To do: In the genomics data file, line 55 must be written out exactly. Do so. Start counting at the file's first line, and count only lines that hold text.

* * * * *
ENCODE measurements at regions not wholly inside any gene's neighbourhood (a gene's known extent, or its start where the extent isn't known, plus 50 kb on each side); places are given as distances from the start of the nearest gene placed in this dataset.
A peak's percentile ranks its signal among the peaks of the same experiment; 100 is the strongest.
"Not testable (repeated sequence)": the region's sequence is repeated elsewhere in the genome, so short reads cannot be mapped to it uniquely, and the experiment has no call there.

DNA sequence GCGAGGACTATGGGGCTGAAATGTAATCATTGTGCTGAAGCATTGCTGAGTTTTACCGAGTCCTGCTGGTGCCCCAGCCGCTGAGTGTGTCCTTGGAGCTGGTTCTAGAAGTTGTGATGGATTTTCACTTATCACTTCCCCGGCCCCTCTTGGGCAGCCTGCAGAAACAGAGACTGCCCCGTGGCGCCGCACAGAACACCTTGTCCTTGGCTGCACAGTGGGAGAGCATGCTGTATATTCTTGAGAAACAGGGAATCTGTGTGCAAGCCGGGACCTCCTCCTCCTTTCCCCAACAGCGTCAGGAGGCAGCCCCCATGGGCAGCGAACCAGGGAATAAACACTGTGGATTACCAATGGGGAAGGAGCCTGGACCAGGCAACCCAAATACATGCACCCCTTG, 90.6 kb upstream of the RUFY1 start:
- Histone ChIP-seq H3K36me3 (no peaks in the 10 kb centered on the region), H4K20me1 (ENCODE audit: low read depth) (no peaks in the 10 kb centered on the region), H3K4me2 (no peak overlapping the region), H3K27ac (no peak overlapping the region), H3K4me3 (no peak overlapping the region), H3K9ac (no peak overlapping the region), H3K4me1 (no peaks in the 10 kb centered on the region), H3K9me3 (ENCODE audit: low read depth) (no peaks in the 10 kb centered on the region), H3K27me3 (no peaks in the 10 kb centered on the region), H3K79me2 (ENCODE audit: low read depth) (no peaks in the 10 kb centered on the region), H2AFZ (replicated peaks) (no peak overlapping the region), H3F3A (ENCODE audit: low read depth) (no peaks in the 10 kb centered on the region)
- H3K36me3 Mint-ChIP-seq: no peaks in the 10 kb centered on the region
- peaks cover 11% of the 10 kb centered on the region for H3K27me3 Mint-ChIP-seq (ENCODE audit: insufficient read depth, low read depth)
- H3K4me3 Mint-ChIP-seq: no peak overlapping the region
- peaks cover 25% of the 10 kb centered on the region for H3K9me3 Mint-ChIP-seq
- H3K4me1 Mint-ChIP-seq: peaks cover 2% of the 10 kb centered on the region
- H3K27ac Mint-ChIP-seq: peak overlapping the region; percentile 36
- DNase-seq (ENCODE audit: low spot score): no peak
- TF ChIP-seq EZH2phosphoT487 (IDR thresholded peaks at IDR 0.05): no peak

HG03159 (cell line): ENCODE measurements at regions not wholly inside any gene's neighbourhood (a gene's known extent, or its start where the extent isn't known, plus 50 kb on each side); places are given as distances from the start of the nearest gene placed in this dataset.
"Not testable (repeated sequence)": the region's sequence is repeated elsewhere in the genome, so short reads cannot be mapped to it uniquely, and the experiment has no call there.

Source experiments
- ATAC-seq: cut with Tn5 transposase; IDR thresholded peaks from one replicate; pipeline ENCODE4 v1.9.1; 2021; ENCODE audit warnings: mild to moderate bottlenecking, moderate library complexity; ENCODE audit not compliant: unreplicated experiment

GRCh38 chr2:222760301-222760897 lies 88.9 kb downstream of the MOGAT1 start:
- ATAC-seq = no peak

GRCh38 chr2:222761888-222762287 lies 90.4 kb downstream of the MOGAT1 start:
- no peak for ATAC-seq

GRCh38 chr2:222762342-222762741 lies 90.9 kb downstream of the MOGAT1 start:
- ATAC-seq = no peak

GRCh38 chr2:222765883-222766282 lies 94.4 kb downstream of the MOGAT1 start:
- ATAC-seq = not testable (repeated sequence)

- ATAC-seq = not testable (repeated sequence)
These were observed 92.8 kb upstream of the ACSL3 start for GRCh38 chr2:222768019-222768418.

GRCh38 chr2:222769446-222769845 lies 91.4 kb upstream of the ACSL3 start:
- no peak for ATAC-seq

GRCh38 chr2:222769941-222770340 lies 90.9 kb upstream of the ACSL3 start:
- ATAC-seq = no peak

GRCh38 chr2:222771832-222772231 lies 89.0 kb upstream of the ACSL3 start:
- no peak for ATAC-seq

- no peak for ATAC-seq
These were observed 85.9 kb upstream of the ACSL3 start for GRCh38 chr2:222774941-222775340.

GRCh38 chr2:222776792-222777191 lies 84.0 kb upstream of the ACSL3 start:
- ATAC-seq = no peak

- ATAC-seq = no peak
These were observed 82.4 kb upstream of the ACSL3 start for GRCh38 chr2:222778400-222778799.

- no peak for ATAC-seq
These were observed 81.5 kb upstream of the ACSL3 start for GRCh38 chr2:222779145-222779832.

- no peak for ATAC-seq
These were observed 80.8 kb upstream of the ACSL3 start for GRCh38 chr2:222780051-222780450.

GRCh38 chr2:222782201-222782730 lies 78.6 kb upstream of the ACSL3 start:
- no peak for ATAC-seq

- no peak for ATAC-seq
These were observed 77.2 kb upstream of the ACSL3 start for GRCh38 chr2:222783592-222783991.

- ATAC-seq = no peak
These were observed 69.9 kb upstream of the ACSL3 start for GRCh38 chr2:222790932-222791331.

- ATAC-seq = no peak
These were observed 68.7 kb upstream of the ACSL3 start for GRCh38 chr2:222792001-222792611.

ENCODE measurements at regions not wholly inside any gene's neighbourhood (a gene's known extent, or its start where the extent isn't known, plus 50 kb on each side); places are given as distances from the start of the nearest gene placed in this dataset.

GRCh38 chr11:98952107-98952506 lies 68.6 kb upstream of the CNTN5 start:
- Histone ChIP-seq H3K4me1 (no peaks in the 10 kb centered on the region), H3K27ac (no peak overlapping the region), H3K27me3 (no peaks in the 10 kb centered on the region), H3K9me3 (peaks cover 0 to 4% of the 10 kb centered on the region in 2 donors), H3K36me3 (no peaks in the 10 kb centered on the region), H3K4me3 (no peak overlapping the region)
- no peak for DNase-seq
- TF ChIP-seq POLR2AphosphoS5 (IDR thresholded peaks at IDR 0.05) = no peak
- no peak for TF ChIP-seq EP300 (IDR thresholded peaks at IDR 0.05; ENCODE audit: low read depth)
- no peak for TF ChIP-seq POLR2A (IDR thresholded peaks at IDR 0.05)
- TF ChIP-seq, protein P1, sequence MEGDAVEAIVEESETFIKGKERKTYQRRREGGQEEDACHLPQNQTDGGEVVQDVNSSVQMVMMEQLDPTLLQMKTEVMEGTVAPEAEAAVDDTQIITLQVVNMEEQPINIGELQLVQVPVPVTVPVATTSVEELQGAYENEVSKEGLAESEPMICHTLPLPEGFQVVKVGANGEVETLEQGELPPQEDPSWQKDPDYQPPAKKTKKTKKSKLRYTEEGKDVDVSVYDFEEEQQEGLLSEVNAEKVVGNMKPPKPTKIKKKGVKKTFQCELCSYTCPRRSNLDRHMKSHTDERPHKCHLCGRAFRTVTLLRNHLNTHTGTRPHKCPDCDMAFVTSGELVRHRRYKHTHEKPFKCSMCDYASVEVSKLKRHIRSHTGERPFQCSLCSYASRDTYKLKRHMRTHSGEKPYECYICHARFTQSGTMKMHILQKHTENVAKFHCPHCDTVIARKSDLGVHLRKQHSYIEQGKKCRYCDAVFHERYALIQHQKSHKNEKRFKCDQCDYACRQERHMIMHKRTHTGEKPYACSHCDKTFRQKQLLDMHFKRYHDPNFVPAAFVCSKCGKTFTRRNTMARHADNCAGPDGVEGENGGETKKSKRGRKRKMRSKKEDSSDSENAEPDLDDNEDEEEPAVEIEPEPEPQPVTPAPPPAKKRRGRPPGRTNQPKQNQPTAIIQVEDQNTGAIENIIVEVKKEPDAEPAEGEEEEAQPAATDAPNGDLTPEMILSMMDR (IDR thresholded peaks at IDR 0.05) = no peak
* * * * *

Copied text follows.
- no peak for DNase-seq